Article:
E-poster Presentation 2014 World Cancer Congress

Identifying variation in cancer mortality in the elderly; not as easy as it sounds (#893)

Elizabeth Jane Maher 1 , Jenny Ritchie-Campbell 1 , Rachel White 1
  1. Macmillan Cancer Support, London, United Kingdom


Age adjusted cancer mortality rates have fallen by 11% over the last decade. This improvement is focused on those under 75; 15% reduction in those under 75, 5% reduction for those 75 and over. It is widely observed that this trend is not uniform across the UK.


To uncover the extent to which mortality rates vary in those 75 and over and how to identify which areas warrant further investigation.


UK registry data was extracted from the UK Cancer Information Service. We extracted age-adjusted cancer (ICD-10 C00-C97) mortality rates and numbers of deaths, cross tabulated with higher tier local authorities or equivalents (LAs) for two decades up to 2011. We explored the data using a range of methods.


There is variation in the age-adjusted mortality rate of those aged 75 and above; the area with the highest rate has more than double the rate of the area with the lowest rate. These areas are significantly different to the UK average. However, much of the variation in other geographies was found to be variation due to chance.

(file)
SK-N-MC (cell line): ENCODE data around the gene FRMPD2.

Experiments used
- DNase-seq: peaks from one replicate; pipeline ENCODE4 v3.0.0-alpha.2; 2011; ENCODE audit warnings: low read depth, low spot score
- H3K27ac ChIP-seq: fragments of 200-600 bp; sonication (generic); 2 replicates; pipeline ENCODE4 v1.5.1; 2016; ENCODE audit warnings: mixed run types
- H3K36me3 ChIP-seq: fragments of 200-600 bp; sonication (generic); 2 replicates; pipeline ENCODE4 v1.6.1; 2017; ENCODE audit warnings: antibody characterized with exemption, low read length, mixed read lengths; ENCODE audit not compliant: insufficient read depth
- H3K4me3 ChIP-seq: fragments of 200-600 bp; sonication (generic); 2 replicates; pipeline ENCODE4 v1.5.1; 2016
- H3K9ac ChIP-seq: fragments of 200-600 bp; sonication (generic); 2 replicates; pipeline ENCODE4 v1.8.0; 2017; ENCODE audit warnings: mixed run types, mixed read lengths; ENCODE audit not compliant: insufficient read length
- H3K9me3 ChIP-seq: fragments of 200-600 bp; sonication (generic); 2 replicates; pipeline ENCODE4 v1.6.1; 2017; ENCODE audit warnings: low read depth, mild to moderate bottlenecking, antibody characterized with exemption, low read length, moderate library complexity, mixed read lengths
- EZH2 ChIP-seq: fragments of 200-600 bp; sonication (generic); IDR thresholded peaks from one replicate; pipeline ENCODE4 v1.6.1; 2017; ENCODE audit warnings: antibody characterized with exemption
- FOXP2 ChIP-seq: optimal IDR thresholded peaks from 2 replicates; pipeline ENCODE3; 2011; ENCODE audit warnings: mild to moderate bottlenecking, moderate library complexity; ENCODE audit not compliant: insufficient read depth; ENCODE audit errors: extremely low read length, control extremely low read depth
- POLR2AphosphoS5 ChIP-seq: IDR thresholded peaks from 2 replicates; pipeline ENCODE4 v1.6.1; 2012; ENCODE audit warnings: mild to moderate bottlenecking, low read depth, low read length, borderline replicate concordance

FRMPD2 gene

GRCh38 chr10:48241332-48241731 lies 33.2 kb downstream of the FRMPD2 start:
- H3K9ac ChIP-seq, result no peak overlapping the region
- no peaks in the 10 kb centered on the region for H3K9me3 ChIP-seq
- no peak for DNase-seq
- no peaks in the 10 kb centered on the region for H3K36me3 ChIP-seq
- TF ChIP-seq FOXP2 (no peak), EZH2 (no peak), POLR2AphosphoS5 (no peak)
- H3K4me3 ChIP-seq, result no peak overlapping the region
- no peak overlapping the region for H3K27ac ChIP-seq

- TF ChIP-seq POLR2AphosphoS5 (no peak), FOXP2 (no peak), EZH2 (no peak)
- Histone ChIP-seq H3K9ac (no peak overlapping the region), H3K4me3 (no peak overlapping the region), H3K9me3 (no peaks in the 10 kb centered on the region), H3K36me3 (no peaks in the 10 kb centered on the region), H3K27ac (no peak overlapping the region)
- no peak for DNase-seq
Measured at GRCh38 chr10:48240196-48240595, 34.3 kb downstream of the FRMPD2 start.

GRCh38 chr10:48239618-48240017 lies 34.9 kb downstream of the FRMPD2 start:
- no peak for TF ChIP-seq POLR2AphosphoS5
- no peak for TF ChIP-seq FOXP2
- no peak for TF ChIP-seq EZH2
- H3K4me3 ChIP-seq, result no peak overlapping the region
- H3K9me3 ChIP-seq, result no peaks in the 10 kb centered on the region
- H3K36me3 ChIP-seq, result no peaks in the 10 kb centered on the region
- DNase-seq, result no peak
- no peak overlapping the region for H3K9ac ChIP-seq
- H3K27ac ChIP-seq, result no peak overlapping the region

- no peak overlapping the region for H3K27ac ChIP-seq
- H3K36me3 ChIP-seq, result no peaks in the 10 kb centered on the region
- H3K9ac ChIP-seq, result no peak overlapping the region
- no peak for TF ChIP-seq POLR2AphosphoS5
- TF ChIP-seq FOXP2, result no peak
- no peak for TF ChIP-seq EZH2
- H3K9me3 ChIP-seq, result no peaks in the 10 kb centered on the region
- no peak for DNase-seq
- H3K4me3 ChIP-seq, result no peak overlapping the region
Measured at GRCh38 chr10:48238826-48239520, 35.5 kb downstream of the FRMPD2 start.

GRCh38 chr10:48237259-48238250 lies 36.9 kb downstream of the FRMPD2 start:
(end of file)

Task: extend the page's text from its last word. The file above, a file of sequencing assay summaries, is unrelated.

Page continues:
It is important to be able to accurately identify areas with genuinely higher mortality rates so that we can focus rationed efforts to improve outcomes.

The next stage is to unpick why variation may be present; this can be partially achieved through studying how mortality rates vary over time. If the mortality rate needs improvement in a stable system a systematic change of the whole system is probably needed. Alternatively the variation over time may indicate that something unpredictable is happening. These unpredictable changes are likely to be caused by an altering external factor that we need to understand.